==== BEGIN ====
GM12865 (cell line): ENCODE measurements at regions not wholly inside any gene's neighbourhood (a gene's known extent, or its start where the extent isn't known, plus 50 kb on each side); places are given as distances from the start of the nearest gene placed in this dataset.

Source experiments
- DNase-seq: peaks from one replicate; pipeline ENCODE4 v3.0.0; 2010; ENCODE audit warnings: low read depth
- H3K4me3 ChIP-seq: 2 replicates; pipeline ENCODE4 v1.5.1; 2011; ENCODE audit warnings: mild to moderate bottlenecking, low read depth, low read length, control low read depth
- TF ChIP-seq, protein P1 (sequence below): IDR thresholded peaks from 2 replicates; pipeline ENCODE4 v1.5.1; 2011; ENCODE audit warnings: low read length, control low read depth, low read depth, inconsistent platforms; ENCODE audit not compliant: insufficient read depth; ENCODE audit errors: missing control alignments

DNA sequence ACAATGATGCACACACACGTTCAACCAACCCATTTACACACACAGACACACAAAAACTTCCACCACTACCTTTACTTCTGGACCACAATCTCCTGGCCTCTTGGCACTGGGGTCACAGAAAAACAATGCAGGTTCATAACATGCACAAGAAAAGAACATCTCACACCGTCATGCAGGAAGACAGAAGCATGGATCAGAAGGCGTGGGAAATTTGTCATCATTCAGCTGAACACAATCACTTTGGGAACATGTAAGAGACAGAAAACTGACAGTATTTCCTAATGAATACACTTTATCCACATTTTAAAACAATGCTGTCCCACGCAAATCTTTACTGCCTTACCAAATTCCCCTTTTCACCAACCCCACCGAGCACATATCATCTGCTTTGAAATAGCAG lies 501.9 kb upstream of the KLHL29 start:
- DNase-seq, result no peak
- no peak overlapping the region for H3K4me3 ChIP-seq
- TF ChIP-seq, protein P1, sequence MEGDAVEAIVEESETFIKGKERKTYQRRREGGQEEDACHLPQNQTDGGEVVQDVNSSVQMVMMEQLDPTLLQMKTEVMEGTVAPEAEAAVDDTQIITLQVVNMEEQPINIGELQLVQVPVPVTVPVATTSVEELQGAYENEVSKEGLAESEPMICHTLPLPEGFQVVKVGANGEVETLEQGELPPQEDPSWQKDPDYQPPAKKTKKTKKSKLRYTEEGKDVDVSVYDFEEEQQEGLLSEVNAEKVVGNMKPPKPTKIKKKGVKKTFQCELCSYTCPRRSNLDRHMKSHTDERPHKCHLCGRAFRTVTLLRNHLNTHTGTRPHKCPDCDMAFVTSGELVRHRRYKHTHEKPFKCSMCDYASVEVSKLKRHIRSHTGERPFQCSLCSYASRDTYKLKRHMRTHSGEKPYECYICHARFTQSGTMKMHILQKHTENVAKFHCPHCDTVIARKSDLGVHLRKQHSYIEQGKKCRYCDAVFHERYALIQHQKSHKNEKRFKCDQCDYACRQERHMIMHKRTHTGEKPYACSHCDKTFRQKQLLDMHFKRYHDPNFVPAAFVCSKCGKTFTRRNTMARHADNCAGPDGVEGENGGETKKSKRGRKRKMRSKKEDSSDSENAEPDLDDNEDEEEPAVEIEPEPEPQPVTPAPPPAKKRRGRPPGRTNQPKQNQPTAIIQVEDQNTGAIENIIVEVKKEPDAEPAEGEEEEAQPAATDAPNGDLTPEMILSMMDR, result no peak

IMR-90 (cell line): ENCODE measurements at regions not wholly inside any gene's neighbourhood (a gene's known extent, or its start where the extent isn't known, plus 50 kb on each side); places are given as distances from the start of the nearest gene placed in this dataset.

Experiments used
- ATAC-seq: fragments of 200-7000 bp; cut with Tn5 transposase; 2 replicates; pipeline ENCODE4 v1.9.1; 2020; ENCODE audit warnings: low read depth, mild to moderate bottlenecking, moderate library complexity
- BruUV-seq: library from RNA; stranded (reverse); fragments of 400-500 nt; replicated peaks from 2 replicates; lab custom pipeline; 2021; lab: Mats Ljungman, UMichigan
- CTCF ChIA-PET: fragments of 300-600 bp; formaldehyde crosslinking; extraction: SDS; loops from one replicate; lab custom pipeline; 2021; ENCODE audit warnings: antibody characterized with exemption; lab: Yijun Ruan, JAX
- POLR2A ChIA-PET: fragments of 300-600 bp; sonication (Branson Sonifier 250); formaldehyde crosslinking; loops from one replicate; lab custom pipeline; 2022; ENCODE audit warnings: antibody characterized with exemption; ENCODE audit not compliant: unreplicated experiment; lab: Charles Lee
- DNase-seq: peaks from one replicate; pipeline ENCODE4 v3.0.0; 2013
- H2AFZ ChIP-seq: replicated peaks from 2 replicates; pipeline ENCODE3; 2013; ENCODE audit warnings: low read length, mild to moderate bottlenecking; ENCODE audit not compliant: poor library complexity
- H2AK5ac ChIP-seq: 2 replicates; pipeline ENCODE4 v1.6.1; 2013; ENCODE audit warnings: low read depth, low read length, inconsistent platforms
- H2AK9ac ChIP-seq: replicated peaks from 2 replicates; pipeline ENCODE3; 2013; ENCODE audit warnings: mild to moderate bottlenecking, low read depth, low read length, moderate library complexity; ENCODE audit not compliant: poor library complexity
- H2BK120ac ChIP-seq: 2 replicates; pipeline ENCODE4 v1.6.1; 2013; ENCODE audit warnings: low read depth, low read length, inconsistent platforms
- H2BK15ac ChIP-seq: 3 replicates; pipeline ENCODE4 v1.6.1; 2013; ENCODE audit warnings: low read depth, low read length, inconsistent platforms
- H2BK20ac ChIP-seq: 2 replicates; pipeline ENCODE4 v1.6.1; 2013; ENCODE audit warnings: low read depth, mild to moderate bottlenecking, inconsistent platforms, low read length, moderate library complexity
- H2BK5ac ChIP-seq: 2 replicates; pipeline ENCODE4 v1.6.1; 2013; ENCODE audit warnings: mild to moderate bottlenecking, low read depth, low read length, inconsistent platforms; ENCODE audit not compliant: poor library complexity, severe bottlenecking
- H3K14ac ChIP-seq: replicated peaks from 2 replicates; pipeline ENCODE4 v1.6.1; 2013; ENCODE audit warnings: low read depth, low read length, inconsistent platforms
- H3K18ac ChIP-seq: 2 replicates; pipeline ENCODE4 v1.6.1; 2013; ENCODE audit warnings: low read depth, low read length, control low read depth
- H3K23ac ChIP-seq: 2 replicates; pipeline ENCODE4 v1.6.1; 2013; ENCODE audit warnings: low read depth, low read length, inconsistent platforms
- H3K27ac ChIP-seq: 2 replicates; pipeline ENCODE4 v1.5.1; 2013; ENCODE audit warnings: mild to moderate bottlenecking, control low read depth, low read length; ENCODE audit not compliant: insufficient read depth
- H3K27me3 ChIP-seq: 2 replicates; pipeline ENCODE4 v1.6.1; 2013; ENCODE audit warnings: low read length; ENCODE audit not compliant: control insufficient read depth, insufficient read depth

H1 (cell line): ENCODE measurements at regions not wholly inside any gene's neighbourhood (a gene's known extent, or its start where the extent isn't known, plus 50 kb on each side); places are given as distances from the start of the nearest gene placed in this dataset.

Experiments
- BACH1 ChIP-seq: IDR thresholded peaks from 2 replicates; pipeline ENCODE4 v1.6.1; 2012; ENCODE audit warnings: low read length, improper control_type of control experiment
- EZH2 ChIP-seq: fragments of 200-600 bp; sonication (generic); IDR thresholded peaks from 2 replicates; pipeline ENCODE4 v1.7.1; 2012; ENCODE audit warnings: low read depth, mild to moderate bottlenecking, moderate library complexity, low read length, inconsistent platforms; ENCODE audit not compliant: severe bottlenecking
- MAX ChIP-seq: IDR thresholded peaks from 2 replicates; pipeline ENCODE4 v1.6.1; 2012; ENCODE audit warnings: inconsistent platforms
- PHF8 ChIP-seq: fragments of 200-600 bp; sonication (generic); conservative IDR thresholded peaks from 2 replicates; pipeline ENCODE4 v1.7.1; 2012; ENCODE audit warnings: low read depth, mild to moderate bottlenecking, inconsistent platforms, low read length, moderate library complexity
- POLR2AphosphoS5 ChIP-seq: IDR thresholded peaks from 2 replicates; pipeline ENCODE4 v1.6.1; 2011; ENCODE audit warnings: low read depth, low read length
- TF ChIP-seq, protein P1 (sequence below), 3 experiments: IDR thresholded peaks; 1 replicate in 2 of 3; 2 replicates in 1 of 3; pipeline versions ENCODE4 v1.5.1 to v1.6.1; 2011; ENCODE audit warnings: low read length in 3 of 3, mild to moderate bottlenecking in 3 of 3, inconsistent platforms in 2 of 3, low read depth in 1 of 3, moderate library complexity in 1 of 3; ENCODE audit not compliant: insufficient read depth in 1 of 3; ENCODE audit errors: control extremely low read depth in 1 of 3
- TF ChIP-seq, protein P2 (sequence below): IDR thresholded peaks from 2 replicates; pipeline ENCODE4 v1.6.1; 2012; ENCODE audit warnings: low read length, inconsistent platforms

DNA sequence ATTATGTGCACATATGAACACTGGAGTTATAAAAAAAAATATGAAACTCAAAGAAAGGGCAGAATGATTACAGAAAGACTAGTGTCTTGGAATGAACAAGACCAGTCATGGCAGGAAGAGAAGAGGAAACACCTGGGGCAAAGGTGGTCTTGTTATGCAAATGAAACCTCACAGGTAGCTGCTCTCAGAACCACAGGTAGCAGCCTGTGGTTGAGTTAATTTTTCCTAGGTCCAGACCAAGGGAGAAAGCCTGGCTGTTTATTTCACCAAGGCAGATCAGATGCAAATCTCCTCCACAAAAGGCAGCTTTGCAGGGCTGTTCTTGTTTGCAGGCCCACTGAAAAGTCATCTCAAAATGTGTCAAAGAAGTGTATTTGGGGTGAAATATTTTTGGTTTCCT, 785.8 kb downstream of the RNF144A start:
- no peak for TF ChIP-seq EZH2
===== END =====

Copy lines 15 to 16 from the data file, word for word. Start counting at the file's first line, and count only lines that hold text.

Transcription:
- POLR2A ChIA-PET: fragments of 300-600 bp; sonication (Branson Sonifier 250); formaldehyde crosslinking; loops from one replicate; lab custom pipeline; 2022; ENCODE audit warnings: antibody characterized with exemption; ENCODE audit not compliant: unreplicated experiment; lab: Charles Lee
- DNase-seq: peaks from one replicate; pipeline ENCODE4 v3.0.0; 2013